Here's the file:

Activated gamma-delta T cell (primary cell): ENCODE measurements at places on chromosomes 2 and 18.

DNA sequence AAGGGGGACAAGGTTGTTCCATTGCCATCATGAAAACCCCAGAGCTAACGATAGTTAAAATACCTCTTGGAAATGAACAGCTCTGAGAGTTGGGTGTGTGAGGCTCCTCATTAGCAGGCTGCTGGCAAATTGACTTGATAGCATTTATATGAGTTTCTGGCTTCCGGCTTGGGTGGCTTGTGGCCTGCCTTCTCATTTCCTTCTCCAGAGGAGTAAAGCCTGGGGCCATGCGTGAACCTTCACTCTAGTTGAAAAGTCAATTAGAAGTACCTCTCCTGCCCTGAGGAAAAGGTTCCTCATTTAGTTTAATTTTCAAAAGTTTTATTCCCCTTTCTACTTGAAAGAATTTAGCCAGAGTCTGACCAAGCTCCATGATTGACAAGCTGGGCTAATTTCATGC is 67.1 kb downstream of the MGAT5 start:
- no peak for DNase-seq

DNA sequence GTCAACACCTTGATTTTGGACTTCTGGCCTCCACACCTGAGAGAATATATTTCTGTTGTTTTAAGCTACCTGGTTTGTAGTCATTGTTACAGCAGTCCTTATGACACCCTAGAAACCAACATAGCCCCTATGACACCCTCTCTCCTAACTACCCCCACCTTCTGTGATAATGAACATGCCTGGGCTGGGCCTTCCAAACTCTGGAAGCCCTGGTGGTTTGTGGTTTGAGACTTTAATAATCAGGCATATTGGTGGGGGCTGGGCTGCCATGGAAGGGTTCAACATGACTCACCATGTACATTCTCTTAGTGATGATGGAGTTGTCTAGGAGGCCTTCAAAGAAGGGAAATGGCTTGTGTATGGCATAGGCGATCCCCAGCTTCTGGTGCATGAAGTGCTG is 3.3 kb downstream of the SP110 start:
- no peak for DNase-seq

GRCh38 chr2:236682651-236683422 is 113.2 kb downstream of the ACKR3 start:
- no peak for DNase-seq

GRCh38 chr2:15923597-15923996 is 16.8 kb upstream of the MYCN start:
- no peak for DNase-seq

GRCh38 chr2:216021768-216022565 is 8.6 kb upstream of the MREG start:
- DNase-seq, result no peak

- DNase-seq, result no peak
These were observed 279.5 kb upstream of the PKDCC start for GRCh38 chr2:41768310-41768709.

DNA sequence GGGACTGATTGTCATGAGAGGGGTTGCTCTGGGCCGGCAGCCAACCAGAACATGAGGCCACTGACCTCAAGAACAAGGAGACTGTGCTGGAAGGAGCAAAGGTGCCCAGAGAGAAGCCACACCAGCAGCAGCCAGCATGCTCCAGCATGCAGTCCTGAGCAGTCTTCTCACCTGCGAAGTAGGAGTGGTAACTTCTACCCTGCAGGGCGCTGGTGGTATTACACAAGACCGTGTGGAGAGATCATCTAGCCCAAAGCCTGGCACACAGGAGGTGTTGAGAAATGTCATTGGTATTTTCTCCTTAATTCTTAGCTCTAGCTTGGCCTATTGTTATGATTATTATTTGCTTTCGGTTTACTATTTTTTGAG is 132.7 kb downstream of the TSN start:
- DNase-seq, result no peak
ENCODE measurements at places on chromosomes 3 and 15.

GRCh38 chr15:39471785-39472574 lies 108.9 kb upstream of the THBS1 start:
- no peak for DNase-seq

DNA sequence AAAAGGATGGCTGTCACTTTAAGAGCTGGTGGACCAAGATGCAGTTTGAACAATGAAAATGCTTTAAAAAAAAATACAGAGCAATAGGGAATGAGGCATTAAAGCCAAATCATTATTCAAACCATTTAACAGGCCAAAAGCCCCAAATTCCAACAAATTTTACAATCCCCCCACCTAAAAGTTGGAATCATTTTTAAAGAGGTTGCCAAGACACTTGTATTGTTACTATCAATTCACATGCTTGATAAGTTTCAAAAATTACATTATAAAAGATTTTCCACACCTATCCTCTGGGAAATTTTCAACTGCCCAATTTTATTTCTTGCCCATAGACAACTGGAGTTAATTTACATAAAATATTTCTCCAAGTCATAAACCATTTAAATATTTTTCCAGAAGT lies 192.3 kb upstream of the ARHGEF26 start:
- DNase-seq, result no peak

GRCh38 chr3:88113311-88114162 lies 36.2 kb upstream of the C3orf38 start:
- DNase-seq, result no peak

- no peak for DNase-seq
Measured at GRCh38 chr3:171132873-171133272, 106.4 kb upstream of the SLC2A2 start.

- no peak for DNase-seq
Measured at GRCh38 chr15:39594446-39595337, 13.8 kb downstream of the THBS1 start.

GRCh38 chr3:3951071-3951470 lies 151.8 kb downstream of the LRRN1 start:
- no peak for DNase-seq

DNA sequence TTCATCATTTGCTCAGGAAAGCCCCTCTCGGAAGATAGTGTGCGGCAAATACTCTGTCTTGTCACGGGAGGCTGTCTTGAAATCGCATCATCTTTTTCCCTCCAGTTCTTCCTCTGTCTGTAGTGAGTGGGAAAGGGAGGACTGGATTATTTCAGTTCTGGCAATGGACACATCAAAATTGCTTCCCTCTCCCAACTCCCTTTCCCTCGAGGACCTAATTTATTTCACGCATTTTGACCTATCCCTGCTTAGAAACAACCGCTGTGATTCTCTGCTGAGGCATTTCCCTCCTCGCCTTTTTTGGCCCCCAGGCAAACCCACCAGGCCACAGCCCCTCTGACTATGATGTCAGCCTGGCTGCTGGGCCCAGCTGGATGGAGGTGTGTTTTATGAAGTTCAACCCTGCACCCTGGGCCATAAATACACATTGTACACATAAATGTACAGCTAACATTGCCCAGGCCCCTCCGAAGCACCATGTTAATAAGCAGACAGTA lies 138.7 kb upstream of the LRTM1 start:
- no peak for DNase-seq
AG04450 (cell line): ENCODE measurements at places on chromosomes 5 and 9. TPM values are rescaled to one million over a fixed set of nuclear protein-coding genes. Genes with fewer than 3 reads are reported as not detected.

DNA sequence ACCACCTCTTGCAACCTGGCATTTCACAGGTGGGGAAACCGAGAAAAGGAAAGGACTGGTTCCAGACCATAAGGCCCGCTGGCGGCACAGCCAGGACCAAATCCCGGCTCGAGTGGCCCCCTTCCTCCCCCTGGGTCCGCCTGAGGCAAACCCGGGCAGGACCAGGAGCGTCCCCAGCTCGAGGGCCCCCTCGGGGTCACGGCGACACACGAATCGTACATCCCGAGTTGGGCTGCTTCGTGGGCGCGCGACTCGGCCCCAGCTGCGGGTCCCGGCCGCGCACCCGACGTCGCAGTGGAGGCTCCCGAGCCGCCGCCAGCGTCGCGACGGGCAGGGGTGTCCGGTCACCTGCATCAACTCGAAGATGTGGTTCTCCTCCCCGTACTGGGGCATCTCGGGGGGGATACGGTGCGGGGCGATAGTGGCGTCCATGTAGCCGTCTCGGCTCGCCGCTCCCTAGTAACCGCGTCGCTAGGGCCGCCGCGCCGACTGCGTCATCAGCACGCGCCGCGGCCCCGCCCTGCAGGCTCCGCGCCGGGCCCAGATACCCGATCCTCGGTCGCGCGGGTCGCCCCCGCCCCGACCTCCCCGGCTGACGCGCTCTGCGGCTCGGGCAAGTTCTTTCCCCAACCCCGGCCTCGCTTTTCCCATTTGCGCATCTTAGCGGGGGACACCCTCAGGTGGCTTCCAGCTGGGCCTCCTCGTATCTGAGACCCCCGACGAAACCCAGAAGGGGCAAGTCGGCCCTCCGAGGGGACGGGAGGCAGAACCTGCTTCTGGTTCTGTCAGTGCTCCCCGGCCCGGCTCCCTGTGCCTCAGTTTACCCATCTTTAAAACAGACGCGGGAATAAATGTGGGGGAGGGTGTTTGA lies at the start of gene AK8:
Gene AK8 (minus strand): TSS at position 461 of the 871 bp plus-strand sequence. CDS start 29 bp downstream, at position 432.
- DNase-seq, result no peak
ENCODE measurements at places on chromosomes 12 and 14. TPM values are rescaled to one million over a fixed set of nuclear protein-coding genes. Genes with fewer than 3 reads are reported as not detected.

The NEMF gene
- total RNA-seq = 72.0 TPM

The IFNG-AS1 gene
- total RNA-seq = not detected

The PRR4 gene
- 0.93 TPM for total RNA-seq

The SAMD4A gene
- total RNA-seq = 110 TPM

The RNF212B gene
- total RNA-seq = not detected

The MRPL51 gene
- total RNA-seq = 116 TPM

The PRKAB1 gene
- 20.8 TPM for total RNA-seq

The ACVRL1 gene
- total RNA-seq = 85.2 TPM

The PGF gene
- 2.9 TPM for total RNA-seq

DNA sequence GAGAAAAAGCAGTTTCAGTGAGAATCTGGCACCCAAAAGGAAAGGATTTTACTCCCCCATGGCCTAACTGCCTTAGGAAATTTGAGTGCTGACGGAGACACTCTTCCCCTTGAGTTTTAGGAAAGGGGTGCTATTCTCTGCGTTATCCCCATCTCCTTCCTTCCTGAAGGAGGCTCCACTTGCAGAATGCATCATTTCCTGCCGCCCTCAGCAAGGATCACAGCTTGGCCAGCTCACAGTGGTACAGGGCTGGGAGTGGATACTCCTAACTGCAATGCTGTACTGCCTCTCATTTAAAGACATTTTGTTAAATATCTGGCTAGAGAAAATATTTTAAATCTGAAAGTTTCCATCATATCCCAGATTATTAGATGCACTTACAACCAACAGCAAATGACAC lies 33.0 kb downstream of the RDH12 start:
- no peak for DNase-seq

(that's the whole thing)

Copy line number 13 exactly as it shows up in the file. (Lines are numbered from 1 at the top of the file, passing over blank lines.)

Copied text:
These were observed 279.5 kb upstream of the PKDCC start for GRCh38 chr2:41768310-41768709.